- The Atacama Large Millimetre/submillimetre Array (ALMA), a radio telescope comprising 66 antennas located in the Atacama Desert of northern Chile, is set to get software and hardware upgrades
About the ALMA Telescope
- ALMA is a state-of-the-art telescope that studies celestial objects at millimeter and submillimetre wavelengths.
- They can penetrate through dust clouds and help astronomers examine dim and distant galaxies and stars out there.
- It also has extraordinary sensitivity, which allows it to detect even extremely faint radio signals.
- The telescope consists of 66 high-precision antennas, spread over a distance of up to 16 km.
Why is ALMA located in Chile’s Atacama Desert?
- ALMA is situated at an altitude of 16,570 feet (5,050 meters) above sea level on the Chajnantor plateau in Chile’s Atacama Desert as the millimeter and submillimetre waves observed by it are very susceptible to atmospheric water vapour absorption on Earth.
- Moreover, the desert is the driest place in the world, meaning most of the nights here are clear of clouds and free of light-distorting moisture, making it a perfect location for examining the universe.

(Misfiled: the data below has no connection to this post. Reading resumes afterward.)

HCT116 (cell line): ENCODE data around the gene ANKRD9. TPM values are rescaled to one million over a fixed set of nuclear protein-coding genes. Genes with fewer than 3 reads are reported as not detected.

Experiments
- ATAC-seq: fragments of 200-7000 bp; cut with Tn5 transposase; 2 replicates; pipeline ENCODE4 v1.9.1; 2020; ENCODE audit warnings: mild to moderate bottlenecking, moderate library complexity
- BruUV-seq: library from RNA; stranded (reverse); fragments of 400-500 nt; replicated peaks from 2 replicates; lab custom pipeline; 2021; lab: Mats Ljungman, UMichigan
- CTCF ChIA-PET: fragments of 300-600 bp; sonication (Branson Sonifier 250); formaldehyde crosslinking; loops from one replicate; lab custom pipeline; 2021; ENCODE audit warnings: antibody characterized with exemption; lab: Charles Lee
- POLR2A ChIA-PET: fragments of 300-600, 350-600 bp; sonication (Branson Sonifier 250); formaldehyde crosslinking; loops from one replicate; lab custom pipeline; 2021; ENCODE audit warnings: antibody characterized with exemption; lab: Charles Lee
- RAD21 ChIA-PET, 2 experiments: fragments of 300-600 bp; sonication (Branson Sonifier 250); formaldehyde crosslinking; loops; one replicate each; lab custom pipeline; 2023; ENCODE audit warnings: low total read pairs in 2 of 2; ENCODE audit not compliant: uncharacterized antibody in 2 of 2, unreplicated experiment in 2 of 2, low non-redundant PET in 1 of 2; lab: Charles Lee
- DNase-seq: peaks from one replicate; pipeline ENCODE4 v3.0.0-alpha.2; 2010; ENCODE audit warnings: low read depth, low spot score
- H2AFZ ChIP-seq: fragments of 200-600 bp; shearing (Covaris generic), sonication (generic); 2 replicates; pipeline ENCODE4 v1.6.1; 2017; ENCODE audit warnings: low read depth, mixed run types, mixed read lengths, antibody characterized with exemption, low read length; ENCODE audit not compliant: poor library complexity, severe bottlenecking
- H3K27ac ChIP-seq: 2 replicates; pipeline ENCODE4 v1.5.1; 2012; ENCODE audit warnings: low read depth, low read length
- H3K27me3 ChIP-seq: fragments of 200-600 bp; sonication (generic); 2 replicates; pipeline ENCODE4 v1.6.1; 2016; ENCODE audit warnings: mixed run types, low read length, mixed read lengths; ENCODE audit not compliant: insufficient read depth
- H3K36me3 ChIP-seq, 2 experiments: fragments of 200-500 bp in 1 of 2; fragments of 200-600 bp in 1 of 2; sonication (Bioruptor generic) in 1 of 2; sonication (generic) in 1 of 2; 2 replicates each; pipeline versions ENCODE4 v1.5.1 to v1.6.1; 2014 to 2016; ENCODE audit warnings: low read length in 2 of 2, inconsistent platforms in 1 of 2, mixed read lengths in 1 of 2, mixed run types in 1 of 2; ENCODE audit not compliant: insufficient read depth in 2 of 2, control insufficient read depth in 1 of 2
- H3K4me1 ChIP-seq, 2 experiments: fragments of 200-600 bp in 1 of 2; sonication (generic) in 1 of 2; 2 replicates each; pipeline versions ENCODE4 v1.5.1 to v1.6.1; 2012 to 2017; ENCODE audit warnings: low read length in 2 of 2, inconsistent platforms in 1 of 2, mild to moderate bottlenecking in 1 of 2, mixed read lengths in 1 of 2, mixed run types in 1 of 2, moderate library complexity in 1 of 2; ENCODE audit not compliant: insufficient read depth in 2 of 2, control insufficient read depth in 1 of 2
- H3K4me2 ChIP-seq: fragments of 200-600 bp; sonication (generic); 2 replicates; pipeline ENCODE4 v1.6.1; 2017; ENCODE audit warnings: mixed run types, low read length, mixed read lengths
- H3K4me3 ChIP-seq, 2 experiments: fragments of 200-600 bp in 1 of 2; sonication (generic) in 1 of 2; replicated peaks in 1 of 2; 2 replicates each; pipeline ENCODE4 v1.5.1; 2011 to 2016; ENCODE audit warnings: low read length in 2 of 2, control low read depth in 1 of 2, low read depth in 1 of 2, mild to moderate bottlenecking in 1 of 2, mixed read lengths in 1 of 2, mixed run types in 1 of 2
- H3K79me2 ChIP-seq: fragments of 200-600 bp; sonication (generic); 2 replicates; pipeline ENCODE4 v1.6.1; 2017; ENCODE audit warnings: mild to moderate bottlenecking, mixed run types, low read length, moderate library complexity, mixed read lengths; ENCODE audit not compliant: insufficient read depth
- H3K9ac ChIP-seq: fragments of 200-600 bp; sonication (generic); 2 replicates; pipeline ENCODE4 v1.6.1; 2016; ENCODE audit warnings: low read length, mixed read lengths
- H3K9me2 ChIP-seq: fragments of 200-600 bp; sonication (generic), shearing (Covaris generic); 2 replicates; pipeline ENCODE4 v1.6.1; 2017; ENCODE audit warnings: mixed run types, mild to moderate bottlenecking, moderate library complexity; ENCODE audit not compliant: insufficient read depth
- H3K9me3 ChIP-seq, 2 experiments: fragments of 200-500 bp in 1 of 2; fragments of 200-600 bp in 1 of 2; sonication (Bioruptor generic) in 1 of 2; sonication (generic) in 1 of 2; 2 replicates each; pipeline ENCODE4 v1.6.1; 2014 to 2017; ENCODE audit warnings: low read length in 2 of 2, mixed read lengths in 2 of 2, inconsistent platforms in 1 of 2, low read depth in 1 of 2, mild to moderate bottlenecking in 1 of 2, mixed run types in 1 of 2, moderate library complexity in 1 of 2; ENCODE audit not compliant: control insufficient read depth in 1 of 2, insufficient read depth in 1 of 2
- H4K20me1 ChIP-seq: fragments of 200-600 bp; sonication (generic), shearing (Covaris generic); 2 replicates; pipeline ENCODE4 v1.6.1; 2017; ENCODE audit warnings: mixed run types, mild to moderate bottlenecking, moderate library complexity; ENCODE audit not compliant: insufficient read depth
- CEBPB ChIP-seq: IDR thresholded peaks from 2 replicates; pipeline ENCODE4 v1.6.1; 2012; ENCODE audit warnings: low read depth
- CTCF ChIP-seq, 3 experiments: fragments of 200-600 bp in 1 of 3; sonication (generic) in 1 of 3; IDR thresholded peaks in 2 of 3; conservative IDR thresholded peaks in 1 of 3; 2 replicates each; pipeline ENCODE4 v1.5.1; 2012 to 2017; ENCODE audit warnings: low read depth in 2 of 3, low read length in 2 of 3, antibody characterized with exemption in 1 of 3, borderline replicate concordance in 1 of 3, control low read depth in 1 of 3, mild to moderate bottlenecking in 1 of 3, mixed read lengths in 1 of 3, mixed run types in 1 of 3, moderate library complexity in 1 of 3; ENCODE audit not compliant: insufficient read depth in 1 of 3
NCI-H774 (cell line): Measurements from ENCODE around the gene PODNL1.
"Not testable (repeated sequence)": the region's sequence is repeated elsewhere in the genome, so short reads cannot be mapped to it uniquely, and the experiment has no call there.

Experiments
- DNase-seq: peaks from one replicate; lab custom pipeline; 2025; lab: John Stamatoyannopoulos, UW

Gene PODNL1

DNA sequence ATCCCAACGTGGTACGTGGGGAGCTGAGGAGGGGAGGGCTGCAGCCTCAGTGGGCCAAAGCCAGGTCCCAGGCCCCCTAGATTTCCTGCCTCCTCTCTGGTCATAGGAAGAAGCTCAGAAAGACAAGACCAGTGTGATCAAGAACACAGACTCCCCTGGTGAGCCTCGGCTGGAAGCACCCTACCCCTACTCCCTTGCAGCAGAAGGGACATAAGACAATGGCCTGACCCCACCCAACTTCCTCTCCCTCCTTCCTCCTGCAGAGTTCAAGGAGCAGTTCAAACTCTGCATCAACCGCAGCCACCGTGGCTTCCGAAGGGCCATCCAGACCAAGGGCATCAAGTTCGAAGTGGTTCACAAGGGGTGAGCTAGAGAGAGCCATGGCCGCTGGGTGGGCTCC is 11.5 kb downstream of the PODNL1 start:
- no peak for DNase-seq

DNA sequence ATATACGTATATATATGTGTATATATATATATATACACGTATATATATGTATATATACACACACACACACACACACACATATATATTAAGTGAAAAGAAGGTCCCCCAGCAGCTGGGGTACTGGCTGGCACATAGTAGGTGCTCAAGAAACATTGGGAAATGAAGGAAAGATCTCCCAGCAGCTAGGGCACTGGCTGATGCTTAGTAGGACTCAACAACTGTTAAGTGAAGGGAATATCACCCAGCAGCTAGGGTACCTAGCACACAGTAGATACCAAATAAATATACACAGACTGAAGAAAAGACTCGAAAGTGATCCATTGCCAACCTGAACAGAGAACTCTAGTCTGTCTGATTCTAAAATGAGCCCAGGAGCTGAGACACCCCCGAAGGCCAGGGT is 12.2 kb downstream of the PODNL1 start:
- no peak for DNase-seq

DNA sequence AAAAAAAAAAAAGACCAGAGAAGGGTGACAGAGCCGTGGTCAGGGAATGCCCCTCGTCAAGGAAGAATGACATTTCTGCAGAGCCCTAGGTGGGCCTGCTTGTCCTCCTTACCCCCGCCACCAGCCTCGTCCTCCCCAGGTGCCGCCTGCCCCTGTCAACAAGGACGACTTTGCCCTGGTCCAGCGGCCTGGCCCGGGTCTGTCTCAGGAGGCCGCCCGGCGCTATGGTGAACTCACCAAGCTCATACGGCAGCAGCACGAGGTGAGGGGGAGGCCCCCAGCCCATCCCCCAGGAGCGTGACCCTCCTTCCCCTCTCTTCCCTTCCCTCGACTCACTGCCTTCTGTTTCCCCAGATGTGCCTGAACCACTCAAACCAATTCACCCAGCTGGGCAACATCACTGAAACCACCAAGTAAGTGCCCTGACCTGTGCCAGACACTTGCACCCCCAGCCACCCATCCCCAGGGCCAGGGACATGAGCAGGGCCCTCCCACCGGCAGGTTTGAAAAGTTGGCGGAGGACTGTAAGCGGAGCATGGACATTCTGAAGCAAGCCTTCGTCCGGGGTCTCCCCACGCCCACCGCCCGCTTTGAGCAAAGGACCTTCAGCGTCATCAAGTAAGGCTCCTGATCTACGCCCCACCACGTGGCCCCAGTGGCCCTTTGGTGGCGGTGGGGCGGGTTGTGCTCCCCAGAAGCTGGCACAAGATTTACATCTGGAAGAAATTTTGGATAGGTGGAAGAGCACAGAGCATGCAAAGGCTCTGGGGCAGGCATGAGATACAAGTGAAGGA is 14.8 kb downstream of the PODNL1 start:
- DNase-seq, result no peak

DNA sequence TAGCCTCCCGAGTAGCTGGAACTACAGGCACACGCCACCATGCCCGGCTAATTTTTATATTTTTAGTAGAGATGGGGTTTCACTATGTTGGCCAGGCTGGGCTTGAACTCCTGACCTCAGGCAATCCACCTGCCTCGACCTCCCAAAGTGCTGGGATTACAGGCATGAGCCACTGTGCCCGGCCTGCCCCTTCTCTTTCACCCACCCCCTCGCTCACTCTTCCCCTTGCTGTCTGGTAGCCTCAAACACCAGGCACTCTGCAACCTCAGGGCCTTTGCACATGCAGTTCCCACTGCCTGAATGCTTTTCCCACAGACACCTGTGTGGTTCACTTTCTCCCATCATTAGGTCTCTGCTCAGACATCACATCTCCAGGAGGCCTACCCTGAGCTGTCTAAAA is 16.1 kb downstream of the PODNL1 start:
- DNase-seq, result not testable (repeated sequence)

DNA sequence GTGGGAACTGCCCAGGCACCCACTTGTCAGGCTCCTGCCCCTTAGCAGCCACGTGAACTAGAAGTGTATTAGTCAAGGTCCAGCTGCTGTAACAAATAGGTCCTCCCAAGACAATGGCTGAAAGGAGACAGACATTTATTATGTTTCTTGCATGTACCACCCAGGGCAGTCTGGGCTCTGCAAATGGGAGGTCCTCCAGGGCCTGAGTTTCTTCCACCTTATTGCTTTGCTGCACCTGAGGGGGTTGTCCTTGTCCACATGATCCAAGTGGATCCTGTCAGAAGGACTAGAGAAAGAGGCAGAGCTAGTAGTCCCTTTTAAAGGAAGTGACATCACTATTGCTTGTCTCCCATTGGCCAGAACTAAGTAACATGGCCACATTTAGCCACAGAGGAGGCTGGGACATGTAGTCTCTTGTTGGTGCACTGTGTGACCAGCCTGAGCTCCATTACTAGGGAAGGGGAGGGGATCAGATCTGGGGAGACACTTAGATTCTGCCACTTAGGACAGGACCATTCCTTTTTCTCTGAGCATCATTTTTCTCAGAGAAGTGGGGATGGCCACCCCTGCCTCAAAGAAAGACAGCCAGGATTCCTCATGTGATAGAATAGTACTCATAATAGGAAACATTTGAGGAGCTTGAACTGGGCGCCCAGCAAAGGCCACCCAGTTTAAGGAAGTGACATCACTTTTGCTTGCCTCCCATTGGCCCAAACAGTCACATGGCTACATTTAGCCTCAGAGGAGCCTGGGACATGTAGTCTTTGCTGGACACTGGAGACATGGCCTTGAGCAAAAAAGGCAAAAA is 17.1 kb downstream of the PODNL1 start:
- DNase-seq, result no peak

Notable discoveries by ALMA Telescope
- In 2013 ALMA Telescope discovered starburst galaxies
- In 2015, the telescope helped scientists observe a phenomenon known as the Einstein ring, which occurs when light from a galaxy or star passes by a massive object en route to the Earth, in extraordinary detail.
- ALMA Telescope was a part of the Event Horizon Telescope project, a large telescope array consisting of a global network of radio telescopes,
- It provided the first image of the supermassive black hole at the center of our own Milky Way galaxy.
- The image was unveiled by scientists in May 2022.